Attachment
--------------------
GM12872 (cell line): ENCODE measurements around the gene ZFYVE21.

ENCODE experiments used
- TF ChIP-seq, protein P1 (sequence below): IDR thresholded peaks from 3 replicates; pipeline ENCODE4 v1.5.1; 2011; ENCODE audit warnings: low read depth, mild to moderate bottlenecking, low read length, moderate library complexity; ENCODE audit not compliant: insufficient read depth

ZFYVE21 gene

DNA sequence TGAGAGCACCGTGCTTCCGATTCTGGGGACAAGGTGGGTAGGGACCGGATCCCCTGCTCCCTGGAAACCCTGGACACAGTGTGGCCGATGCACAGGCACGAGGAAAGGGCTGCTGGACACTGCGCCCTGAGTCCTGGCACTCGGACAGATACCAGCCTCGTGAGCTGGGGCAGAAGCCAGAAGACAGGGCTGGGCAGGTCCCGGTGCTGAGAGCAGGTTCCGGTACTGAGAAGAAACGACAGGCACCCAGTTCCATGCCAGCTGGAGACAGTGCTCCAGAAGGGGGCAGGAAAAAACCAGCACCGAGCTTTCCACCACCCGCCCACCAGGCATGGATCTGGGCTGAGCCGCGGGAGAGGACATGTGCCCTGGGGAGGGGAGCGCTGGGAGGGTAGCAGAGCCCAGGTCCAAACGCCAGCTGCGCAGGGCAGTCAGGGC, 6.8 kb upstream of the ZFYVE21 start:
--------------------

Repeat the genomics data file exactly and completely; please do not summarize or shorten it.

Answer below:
GM12872 (cell line): ENCODE measurements around the gene ZFYVE21.

ENCODE experiments used
- TF ChIP-seq, protein P1 (sequence below): IDR thresholded peaks from 3 replicates; pipeline ENCODE4 v1.5.1; 2011; ENCODE audit warnings: low read depth, mild to moderate bottlenecking, low read length, moderate library complexity; ENCODE audit not compliant: insufficient read depth

ZFYVE21 gene

DNA sequence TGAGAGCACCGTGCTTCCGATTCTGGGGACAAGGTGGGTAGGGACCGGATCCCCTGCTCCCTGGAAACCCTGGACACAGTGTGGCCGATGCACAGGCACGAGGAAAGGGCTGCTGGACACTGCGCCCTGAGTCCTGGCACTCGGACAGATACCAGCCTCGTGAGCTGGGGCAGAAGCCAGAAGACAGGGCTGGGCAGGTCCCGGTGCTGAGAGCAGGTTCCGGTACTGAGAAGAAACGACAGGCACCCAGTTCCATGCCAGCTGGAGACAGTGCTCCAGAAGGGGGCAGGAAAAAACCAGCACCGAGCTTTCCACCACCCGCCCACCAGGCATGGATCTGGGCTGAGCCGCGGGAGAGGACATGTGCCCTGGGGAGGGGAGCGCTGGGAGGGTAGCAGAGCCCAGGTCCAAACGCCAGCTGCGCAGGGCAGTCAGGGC, 6.8 kb upstream of the ZFYVE21 start: